The 670,000 comments — many of them laced with profanity — are about half the number of complaints the FCC received when Janet Jackson’s breast flashed across tens of millions of televisions on Super Bowl Sunday.

FCC Chairman Tom Wheeler said the agency is “mining through” the submissions from lawmakers, content providers, public interest groups and citizens who have seen fit to tell the FCC what is on their mind.

The Hill published a second article about Senate Democrats pushing the FCC to regulate the Internets like telephones:

A group of 11 senators are pressuring the Federal Communications Commission (FCC) to reconsider the way it regulates Internet providers.

The FCC should reclassify Internet providers to treat them like more heavily-regulated phone companies rather than proceed with Chairman Tom Wheeler’s plan to rewrite the agency’s net neutrality rules, the lawmakers said in a letter to Wheeler Tuesday.

Wheeler’s proposal — which critics say would allow Internet providers to charge websites for better access to users — “would end the Internet as we know it,” Sen. Ed Markey (D-Mass.) said Tuesday, unveiling the letter.

Other signatories include Sens. Charles Schumer (D-N.Y.), Al Franken (D-Minn.), Ron Wyden (R-Ore.), Elizabeth Warren (D-Mass.), Kristen Gillibrand (D-N.Y.), Corey Booker (D-N.J.) and Bernie Sanders (I-Vt.).

Nice.

I also received an email from DemandProgress.org that included:

Just wanted to make sure you saw this. There's been such an overwhelming response to the FCC's net neutrality proceeding that their website that's supposed to receive comments has CRASHED.

Where's my bell? Ah, here it is:

ding ding dingAnd just as I finished reading that email, this one came in via Politico:

The FCC is extending the deadline for initial public comments on Chairman Tom Wheeler's controversial net neutrality proposal because of trouble with the commission's online comment system, the agency announced Tuesday. The deadline was set for midnight.

See what happens when we use our voices?

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Hey climate change deniers: State emission cuts have NOT brought economic ruin.

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another talking point bites the dust

map climate change emission cuts

Climate deniers-- hey you, over there on the right, I'm talkin' to you-- wail and moan about regulating carbon emissions because, tyranny!!!! and Armageddon!!!! and economic disaster!!!! That sound you hear is the coal industry shaking cash from their enormous wallets to buy their way out of cleaner air and water standards. Because, tyranny!!!! and Armageddon!!!! and economic disaster!!!!

Well, they're wrong. And there is proof that cutting emissions will not bring economic ruin to America. Sweartogod.

Via the New York Times:

The cries of protest have been fierce, warning that President Obama’s plan to cut greenhouse gases from power plants will bring soaring electricity bills and even plunge the nation into blackouts. By the time the administration is finished, one prominent critic said, “millions of Americans will be freezing in the dark.”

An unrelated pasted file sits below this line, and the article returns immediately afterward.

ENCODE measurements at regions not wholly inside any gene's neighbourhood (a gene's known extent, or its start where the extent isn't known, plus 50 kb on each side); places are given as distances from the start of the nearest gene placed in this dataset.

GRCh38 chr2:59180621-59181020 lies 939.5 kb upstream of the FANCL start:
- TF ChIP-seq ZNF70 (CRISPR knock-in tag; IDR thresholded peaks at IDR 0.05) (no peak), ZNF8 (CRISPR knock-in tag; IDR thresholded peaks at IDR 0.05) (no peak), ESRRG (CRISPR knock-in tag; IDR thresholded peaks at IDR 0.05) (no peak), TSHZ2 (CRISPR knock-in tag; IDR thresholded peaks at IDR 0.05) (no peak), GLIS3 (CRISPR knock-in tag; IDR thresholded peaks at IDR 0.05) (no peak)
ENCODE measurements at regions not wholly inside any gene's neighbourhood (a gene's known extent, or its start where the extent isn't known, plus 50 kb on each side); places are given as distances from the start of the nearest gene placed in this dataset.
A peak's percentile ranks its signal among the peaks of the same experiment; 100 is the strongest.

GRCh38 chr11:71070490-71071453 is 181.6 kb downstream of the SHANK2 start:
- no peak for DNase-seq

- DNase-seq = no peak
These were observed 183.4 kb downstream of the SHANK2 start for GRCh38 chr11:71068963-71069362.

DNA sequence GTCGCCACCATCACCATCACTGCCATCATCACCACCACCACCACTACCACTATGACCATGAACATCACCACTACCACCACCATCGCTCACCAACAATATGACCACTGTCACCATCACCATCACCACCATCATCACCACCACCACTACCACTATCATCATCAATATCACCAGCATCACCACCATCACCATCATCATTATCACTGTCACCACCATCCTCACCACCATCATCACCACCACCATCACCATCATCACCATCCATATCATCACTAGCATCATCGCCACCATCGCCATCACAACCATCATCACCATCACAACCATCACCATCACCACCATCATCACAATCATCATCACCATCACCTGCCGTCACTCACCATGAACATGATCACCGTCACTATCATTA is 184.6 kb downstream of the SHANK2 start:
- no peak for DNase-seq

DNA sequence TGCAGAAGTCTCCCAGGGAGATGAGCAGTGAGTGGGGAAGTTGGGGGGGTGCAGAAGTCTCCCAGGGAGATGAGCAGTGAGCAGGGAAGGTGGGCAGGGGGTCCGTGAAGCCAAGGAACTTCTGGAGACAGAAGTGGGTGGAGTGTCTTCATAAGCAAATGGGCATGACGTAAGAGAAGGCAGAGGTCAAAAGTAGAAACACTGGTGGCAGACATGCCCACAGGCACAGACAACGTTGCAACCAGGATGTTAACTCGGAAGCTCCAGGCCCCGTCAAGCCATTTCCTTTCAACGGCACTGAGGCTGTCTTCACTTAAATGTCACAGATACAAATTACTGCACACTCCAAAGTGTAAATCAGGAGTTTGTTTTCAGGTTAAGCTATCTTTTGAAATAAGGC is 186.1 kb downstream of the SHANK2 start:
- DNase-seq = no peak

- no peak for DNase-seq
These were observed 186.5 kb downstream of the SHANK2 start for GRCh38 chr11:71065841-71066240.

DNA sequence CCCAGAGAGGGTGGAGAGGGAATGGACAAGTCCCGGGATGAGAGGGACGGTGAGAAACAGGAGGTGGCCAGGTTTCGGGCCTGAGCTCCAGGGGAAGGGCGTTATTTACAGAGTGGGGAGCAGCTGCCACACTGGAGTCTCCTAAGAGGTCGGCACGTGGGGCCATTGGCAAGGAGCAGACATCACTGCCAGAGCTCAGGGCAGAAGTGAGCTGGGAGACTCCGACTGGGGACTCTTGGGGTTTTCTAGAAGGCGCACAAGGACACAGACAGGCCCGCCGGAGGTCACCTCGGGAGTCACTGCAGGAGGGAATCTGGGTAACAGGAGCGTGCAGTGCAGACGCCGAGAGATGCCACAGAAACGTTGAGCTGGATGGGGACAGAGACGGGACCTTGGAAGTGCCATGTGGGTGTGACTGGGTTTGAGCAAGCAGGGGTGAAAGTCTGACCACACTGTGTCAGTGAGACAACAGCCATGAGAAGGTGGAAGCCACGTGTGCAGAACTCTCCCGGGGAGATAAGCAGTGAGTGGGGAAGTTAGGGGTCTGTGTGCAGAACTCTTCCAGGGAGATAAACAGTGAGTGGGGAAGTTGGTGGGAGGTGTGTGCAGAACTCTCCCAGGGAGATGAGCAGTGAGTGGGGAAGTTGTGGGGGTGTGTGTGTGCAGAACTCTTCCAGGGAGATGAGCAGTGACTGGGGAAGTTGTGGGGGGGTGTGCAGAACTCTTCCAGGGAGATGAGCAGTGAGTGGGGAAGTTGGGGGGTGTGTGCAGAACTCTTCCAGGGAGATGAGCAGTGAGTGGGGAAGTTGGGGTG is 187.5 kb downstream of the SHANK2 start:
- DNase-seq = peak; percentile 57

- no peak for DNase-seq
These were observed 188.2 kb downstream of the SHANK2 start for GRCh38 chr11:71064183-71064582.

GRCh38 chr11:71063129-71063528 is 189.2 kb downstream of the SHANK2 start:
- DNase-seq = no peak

OMG 1

That sounds positively terrifying! Oh em gee! We will become a nation of freeze-dried citizens! All in the ironic name of saving lives!

Just a sec... hold that thought. I'm hearing through my imaginary news anchor earpiece that at least 10 states have already achieved emission cuts by the amount the president has fecklessly Kenyan-dictated-- some in excess of that-- and more states will make similar progress before the deadline of 2030.

Don't those tree-hugging, green-tinged fools realize their Kenyan-dictated, feckless, reckless actions will bring economic ruin?!

[T]heir strides so far have not brought economic ruin. In New England, a region that has made some of the biggest cuts in emissions, residential electricity bills fell 7 percent from 2005 to 2012, adjusted for inflation. And economic growth in the region ran slightly ahead of the national average.

Oh.

Via onamatopoeia.wordpress.com

Yet another Republican talking point bites the dust. Imagine that. Quel surprise.

Over in Europe, they're headed toward a 43 percent emission cut from power plants and "other energy-intensive industries" by the same year. That makes our measly 30% cuts look pretty... feckless.

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"Cable company f*ckery: If you want to do something evil, do it inside something boring"

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net neutrality cable John Oliver

Last Week Tonight with John Oliver:

Cable companies are trying to create an unequal playing field for internet speeds, but they're doing it so boringly that most news outlets aren't covering it.

John Oliver explains the controversy and lets viewers know how they can voice their displeasure to the FCC.

(www.fcc.gov/comments, for any interested parties)

Oliver knocked it out of the park on "Last Week Tonight." He outdid himself in a killer segment about net neutrality, a must-watch. Here are a few excerpts of how he blasted cable companies, monopolies, and those foxes who are looking after our Internet hen house:

Net neutrality. The only two words that promise more boredom in the English language are, "featuring Sting.”

I would rather listen to a pair of Dockers tell me about the weird dream it had.

Net neutrality is actually hugely important. Essentially it means that all data has to be treated equally, no matter who creates it. It's why the Internet is a weirdly level playing field.

The point is, the Internet in its current form is not broken, and the FCC is currently taking steps to fix that.

Ending net neutrality would allow big companies to buy their way into the fast lane, leaving everyone else in the slow lane...

Recently Comcast was negotiating with Netflix. This graph shows Netflix download speeds on various providers:

net neutrality graph comcast netflix